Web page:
Here is an excerpt of an article about TBI recovery that illustrates how music and art therapy are being used in a military setting (Here’s the link to the story  Brain Injury Sufferers Find Benefits in Music Therapy Program )

“The Creative Forces music therapy program assists with the needs of military patients and veterans who have been diagnosed with TBI, as well as their families and caregivers,” said Danielle Kalseth, 673rd Medical Operations Squadron creative arts therapist/music therapist. “Not only do we provide clinical services, we want to provide patients and their families access to the arts in the community.”

The music therapy program currently helps 30 patients rehabilitate from TBI, with new referrals every week. Patients who receive music therapy can participate in group or individual sessions, or a combination of both.

The program enables TBI sufferers to engage in a meaningful activity with others who are experiencing the same issues.

“Music therapy helps with more than just my memory; it helps with my mood too,” Young said. “On days when I’m in a bad mood, playing the guitar is a great way to change that.”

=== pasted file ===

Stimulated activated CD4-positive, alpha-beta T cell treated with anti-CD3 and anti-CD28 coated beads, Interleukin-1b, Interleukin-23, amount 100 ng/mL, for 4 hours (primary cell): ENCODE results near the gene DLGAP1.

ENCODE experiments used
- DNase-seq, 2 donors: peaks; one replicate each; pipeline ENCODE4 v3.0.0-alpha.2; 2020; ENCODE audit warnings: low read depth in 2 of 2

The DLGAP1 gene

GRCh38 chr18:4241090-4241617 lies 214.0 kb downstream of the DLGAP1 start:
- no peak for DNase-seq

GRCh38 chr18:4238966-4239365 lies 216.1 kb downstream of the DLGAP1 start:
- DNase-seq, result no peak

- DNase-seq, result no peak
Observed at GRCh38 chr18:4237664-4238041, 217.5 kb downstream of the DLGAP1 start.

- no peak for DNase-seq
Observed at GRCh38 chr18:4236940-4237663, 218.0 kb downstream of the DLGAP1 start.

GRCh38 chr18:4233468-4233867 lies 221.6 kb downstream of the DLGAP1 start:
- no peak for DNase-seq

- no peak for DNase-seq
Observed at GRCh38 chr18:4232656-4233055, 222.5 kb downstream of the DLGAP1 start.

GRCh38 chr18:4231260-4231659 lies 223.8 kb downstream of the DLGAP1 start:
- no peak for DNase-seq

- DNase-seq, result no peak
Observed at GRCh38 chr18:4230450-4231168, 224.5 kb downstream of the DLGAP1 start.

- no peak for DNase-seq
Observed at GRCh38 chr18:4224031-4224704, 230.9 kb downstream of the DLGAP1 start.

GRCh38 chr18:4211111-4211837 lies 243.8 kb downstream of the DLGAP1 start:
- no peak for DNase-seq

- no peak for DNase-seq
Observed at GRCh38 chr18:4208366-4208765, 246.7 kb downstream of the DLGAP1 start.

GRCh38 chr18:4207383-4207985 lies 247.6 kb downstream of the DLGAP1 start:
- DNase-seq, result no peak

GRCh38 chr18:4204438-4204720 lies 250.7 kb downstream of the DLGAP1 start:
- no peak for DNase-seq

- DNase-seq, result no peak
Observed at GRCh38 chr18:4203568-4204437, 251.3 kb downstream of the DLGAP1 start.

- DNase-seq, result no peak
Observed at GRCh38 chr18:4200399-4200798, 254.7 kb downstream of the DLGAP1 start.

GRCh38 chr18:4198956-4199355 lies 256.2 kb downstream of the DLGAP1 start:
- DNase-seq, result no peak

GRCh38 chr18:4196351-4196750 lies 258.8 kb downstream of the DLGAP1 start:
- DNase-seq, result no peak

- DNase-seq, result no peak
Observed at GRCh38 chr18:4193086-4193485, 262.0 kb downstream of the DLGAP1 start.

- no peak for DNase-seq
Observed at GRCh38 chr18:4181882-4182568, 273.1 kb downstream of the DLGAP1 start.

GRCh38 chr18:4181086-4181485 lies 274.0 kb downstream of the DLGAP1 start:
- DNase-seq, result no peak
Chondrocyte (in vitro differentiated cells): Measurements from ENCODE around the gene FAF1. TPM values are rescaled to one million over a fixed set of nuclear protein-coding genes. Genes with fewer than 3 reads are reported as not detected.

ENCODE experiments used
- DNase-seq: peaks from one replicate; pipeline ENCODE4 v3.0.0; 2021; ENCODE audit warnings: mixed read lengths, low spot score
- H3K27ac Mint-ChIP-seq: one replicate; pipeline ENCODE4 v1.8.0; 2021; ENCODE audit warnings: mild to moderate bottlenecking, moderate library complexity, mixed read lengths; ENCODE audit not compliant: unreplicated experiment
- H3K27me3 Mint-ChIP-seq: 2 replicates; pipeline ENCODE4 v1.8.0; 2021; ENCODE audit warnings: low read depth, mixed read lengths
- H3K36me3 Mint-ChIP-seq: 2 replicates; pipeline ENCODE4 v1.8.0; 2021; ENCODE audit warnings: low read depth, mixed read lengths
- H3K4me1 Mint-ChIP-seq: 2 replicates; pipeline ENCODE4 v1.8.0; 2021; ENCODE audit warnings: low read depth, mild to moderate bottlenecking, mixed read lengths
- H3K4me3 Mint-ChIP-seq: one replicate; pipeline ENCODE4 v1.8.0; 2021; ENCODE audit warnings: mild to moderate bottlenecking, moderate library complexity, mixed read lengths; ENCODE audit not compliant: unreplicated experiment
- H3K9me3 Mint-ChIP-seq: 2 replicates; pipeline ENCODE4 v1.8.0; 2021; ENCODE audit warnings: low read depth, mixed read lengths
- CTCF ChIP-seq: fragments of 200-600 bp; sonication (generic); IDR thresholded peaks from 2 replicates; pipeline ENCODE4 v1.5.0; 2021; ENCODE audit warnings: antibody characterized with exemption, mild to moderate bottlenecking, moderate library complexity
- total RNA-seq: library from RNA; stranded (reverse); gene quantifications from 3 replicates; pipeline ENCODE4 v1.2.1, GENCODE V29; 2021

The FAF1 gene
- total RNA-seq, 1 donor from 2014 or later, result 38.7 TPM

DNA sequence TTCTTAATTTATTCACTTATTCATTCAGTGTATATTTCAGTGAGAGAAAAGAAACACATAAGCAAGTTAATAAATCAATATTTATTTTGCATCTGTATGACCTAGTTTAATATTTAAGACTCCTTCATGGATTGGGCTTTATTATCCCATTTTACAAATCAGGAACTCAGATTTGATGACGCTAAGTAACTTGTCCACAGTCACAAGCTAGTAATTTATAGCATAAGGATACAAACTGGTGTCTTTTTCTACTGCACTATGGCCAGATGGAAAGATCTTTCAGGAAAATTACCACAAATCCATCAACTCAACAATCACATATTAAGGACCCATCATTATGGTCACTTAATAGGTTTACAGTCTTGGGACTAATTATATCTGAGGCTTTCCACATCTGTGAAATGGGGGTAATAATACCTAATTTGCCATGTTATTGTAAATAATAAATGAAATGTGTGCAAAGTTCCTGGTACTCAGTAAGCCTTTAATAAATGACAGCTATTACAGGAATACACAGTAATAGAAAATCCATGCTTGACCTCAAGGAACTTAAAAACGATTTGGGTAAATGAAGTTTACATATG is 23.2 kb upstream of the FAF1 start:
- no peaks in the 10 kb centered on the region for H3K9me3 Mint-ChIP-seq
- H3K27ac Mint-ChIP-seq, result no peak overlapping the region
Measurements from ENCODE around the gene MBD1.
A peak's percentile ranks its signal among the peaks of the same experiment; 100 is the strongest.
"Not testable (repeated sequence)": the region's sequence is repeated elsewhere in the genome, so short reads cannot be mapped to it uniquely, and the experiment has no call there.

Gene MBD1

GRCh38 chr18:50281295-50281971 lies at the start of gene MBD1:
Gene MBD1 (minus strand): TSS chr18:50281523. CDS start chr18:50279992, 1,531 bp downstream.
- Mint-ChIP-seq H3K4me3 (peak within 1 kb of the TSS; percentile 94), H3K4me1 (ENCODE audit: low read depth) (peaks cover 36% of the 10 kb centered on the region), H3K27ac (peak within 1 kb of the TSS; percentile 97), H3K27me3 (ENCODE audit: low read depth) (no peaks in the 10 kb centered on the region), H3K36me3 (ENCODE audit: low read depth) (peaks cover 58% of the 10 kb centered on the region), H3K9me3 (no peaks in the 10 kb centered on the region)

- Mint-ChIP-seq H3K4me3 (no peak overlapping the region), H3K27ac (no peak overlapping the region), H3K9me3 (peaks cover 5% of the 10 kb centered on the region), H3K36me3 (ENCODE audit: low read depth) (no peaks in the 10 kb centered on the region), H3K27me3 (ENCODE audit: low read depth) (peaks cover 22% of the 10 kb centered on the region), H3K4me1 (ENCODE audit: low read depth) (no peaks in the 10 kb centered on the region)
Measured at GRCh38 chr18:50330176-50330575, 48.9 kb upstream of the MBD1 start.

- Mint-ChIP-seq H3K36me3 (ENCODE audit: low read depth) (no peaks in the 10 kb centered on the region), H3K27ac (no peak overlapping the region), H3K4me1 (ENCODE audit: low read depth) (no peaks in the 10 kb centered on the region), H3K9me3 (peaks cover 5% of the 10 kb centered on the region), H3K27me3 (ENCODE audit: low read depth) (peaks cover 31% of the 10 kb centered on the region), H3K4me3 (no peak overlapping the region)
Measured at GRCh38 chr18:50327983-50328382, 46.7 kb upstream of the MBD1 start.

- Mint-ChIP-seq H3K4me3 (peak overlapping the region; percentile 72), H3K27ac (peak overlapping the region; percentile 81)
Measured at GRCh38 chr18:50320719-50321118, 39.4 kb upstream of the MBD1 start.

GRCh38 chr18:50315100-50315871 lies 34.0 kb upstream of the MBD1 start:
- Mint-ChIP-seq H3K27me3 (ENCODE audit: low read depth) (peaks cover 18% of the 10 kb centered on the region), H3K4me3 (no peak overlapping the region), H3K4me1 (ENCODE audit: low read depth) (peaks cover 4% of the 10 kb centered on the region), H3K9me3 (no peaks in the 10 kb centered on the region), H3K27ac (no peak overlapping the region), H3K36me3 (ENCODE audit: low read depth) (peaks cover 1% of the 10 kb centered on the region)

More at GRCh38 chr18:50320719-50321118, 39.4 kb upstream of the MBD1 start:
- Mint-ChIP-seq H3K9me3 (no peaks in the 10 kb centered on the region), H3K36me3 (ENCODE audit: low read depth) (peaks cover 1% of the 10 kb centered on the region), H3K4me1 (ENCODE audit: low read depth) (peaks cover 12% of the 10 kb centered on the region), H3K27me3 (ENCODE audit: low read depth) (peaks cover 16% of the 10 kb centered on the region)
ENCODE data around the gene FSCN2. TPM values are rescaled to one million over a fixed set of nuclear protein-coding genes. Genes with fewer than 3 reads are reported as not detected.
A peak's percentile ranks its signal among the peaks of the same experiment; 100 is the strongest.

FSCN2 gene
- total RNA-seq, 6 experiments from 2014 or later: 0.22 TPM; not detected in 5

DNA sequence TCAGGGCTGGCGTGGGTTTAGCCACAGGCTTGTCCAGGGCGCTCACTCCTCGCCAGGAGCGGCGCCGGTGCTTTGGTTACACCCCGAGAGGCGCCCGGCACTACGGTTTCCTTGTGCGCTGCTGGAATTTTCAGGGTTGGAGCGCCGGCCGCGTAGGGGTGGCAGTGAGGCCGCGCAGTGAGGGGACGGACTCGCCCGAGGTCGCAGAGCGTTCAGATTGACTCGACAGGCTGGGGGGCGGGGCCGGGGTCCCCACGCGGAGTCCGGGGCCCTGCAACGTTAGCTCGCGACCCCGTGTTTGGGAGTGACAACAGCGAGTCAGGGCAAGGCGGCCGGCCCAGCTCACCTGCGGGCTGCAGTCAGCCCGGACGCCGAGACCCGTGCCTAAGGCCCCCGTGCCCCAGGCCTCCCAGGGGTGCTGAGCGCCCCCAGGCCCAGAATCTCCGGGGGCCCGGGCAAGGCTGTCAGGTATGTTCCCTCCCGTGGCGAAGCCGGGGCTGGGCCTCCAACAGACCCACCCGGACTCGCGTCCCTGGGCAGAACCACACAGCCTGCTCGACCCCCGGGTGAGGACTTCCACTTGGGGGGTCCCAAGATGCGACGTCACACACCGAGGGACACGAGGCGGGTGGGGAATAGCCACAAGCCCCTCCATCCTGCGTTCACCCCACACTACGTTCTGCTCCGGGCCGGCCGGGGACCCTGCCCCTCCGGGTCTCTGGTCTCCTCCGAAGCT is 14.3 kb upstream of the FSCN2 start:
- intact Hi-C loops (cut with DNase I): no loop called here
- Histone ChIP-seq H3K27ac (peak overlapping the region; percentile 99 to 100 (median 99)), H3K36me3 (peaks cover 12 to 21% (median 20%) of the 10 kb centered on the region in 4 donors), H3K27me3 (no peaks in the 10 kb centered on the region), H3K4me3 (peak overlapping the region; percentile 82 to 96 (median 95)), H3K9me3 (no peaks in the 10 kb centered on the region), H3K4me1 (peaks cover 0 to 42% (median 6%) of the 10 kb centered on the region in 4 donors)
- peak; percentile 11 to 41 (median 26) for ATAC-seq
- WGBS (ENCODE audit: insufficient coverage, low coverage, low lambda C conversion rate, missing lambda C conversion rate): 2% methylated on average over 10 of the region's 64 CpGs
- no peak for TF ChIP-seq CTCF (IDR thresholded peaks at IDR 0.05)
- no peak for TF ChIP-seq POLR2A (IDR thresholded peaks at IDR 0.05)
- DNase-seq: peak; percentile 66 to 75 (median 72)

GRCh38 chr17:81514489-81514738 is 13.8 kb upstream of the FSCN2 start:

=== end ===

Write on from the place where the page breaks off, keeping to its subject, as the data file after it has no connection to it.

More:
Art therapy is one of many treatment modalities used daily with brain injury patients throughout Brooks’ continuum of care. Art aids in the recovery process by allowing survivors to do something they enjoy. When utilizing art therapy as a treatment intervention, Brooks clinicians are working on various functional skills such as fine motor skills, gross motor skills, standing tolerance, endurance, communication, expression of feelings, relaxation, socialization, memory and problem-solving skills. (*end of excerpt)

You Gotta Have Art

Using art as therapy is also a great way to treat the effects of TBI and helps fuel recovery. When used as a therapeutic approach, it…

  • helps eye-to-hand coordination (motor skills),
  • strengthens a person through standing or sitting up,
  • improves communication through personal interaction with others,